Bringing Discoveries to the Marketplace
In the academic sector, the process of bringing discoveries to the marketplace is known as “technology transfer.” Tech transfer is now part of the government’s mandate for institutions that receive federal research funding. By and large, technology transfer is accomplished through the licensing of intellectual property (IP) created by university inventors to companies that have the resources and the desire to develop and apply the technology. In return, universities receive payments (in the form of fees, equity in a company, or royalties on revenues a company earns) for the products or services that have been licensed. Income to the university is distributed according to each institution’s policy, which generally includes compensation to the inventor(s) and a mechanism for channeling revenue back to the research programs of the university.
While technology transfer has been commonplace in the industrial sector for a long time, it is only within the last forty years that the notion of licensing IP for commercial purposes has developed within the academic community due to passage of the Bayh-Dole Act (35 USC 200-212) in 1980.
The staff of the Tufts Office for Technology Transfer and Industry Collaboration (TTIC) work closely with the inventors and industrial collaborators who can develop the early-stage technologies that basic research generates. Recognizing that when inventions are disclosed to the TTIC they are often at a stage of development too early to attract commercial interest, the University initiated the Tufts Launchpad |Accelerator, a proof-of-concept grant program to advance technologies to a point where they are more likely to attract interest from existing companies or from investors looking to launch new ventures. Early-stage technologies are often transferred to the commercial sector through startup formation. TTIC is a key component of Tufts’ emergent entrepreneurial ecosystem for fostering new venture creation, which includes (i) the Tufts Launchpad I Accelerator; (ii) Tufts Launchpad I Biolabs, a fully equipped, coworking, and shared lab space that provides startups with the infrastructure and equipment they need to build their biotechs; (iii) the Tufts Entrepreneurship Center; and (iv) a collaboration with Greentown Labs, the largest clean technology incubator in the US.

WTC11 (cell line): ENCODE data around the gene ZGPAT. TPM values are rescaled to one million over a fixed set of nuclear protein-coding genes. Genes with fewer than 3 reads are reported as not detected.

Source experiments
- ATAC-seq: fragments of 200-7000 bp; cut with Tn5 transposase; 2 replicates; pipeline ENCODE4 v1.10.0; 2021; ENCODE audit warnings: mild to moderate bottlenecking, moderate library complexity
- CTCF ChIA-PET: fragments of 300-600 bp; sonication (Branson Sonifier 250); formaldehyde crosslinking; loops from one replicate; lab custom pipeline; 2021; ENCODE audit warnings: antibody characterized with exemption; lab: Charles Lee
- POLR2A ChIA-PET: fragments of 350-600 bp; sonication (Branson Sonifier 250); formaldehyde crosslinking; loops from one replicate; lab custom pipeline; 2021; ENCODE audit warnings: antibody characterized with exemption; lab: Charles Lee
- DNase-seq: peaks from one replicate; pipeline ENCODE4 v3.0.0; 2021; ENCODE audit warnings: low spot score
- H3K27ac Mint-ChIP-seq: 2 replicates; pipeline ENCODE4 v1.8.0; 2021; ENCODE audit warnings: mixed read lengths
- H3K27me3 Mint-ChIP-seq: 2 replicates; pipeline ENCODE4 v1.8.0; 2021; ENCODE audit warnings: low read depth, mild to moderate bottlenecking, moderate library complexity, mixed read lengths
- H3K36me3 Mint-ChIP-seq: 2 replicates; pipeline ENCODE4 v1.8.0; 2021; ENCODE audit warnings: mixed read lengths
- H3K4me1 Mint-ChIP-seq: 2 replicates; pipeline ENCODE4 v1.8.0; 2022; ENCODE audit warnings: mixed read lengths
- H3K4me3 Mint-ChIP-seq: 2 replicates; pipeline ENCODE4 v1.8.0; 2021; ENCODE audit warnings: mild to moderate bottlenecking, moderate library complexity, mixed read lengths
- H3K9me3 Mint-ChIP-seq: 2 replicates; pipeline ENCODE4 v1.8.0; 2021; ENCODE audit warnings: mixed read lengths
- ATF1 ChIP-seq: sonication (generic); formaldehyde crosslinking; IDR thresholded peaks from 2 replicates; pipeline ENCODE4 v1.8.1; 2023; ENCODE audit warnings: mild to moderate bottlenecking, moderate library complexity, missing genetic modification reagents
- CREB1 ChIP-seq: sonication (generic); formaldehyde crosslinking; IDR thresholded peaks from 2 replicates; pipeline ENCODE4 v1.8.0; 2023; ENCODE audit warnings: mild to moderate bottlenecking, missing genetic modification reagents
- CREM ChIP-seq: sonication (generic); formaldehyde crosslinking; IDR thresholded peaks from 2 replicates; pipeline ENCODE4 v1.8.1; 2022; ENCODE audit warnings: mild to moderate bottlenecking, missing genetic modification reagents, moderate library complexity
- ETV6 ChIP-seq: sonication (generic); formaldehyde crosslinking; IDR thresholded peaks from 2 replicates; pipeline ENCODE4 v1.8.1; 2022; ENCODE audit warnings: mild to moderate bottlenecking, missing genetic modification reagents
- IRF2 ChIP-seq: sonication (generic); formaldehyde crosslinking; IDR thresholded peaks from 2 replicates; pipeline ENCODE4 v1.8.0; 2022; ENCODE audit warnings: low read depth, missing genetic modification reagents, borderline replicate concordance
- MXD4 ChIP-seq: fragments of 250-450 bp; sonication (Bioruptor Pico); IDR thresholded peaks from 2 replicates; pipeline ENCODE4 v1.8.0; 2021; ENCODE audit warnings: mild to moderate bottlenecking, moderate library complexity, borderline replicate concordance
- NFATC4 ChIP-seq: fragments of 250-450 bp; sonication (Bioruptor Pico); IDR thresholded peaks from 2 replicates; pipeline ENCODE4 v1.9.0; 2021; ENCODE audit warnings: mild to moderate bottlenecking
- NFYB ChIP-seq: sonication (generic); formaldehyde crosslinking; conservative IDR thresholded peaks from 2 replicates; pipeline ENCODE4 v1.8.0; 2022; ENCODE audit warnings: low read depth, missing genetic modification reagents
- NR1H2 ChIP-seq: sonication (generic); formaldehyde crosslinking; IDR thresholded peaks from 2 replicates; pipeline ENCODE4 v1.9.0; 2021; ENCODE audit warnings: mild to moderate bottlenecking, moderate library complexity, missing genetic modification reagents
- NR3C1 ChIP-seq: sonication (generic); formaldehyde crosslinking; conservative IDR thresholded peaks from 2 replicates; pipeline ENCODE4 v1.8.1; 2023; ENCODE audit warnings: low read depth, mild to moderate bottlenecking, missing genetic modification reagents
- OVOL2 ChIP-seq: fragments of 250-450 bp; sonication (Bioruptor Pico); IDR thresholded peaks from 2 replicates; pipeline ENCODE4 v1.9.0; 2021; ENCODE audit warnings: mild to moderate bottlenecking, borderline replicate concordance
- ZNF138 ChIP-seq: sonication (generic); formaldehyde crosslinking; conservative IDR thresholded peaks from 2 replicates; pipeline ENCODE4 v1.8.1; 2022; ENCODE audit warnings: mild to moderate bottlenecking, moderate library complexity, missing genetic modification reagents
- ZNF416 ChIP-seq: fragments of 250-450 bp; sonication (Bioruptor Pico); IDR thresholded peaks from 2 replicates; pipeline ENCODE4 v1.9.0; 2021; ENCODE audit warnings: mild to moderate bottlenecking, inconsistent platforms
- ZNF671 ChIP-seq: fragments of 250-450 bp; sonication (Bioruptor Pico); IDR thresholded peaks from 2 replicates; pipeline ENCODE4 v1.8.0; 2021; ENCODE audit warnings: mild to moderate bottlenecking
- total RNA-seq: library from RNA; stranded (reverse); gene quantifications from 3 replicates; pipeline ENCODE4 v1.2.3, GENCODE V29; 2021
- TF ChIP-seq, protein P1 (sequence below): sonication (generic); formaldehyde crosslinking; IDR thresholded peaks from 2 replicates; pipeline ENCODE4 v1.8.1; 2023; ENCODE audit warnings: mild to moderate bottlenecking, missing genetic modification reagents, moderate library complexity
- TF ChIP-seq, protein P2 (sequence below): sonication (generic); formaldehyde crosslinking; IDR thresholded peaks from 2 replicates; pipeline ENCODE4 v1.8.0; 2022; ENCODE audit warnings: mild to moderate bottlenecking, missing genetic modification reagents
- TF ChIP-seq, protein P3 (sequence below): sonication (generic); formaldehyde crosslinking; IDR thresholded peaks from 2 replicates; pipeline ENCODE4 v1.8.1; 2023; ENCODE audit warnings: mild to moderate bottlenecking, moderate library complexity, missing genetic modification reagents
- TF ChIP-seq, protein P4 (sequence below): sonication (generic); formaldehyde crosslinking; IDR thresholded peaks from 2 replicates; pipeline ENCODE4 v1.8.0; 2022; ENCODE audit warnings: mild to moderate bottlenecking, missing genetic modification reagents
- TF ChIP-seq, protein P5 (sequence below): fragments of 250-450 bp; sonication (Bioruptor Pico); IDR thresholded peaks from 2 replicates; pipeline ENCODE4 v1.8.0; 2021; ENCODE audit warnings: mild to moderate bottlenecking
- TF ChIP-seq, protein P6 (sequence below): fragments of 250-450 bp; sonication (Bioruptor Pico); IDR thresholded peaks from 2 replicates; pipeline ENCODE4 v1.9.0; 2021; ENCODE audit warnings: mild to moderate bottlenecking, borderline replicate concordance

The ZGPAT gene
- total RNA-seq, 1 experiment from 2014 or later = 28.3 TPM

Tufts Royalty Generating Products on the Market
- Illumina microarrays – Genomic analysis
- Quanterix – Single-molecule arrays for ultrasensitive biomarker detection
- KinderLab Robotics – Childhood education software/hardware programming kit
- Paratek Pharmaceuticals – Omadacycline for antibiotic-resistant infections
Tufts University Productivity (2010 – 2019)
From fiscal 2010 to 2019, TTIC has collected $70 million in total income.
Selected Pipeline Products
- Quanterix –Single-molecule detection platform for in vitro diagnostics
- Sofregen Medical – silk protein–based tissue/dermal fillers
- GliaCure – Early-stage drug candidates for neurocognitive disorders
- Vaxess – Silk microneedle patches for vaccine delivery
- ZwitterCo – Filtration membranes for lower-cost wastewater recycling
- Dynocardia – Wearable technology for outpatient management of blood pressure